But the story today is the hellcats from Holland clawing their way to another win over the WBC darlings, the Domincan Republic, claiming a 2-1, 11 inning victory to advance to the next round of play by eliminating the Latinos. And right in the middle of the mess is old Bucco Yurendell de Caster.

You don't remember the ex-Pirate? The infielder toiled at Indy and the other Bucco outposts from 2000-2007 (de Caster is now in the Detroit organization), where he showed a decent stick and some versatility in the field. But his big league line is kinda sad. Yurendell played three games in 2006 for Pittsburgh, and got up twice. He K'ed both times.

Not that he's doing much better for the Dutch. He's hitting a whopping .091 so far in WBC competition, and when he came up with the winning run on third and two outs, he was wearing the collar with three punch-outs.

de Caster didn't exactly crush it, but he did claim a walk-off error to notch the win, when he smacked a hard grounder to first that bounced off Willy Aybar's mitt and rolled gently into right field. Put the ball in play and good things happen, hey? And a walk-off hit is a walk-off hit, whether it bounds off the wall or some leather.

Randall Simon is also on the club, playing first and hitting .200, while Bert Blyleven is the pitching coach. He must be doing something right; his charges went 11 innings against the Dominican without giving up an earned run.

* The real Bucs, meanwhile, came back from their day off with rested arms and wimpy bats, hanging on for a 2-2 tie with Toronto, called after 11 innings when both sides ran out of pitchers.

Paul Maholm was sharp, going four scoreless innings, giving up two hits and striking out four while getting eight ground outs. It took him 38 pitches, 28 for strikes, to breeze through the Jays. Jeff Karstens wasn't as sharp, staying up in the zone and surrendering a pair in two frames of work.

Matt Capps, Donnie Veal, Evan Meek, Jason Davis, and Jeff Sues all threw zeroes in their inning of work. Capps, Meek, and Sues have yet to give up an earned run.

Old Corsair teammate TJ Beam pitched a perfect eighth inning for Toronto, with a strikeout.

The Bucs scored when Nyjer Morgan singled, stole second, and came around on Adam LaRoche's single. The other run was a ninth-inning longball by Craig Monroe. The Pirates only had four hits to go with six walks, and struck out eleven times. Monroe led the pack with 3 K's.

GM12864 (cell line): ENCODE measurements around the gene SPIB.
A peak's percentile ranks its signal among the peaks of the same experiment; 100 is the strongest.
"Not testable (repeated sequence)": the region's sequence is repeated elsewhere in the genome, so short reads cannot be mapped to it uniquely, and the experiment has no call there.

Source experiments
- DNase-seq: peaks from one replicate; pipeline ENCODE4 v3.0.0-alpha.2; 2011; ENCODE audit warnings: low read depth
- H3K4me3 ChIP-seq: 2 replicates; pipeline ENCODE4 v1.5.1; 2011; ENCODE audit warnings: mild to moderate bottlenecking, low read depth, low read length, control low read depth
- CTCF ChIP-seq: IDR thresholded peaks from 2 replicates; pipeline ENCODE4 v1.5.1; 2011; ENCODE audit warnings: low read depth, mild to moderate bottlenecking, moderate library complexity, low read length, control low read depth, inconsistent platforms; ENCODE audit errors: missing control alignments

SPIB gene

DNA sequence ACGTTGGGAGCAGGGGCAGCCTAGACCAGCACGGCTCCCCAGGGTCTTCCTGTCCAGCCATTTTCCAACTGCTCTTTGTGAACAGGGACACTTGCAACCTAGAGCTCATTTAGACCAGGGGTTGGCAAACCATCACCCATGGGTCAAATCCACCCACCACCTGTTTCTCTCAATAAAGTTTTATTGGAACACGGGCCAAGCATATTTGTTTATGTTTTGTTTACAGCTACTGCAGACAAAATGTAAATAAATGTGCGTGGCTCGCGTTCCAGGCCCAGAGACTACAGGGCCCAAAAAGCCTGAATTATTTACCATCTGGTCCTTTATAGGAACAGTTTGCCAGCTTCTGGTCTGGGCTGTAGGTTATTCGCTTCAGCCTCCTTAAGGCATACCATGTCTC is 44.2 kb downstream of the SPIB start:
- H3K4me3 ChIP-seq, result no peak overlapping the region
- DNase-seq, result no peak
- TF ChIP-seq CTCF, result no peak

The Pirates take on the Twins tomorrow at 1:05 p.m. at McKechnie Field. Toeing the rubber for the Pirates are Virgil Vasquez, Tyler Yates, Jesse Chavez, Chris Bootcheck, Denny Bautista and Sean Burnett. Minnesota is starting Scott Baker.

* John Perrotto features minor-league catching prospect and 40-man roster dude Steve Lerud in today's Pirate Report.

* Rob Biertempfel of the Tribune Review has a story on RHP Bryan Morris, who many consider to be the main piece of the Bay deal.

* "Dude, there's a buzz here." Dejan Kovacevic of the Post Gazette has the tale of a team that's doing more than going through the motions at camp this spring.

* The Nationals have inked a minor-league deal with ol' bud Kip Wells, according to MASN Sports. He's 65-94 with a 4.67 ERA in 256 games (205 starts) in 10 big league seasons. He was with the Bucs from 2002-06.

Tuesday, March 10, 2009

Lookin' Ahead

Hey, the Bucs have a day off, and the coaches were good enough to let the boys run free today, so we're sure they're out golfing, beach-bumming, or whatever else young guys in Florida with clubhouse fever do with a hooky day.

We're off too, news-wise, so we thought we'd spend the time looking at what's become a big event now that Dave Littlefield and Ed Creech got their walking papers - draft day. Here's a capsule look at some of the young guns:

Top Five Pitchers: Stephen Strasburg, RHP, San Diego State - he's da bomb, throws 100 MPH heat with movement plus a slider and change. Scott Boras is his agent, of course, and the Nats couldn't sign their #1 Aaron Crow last year, so we'll see what nest he ends up in. Strasburg is everyone's primo beast this year.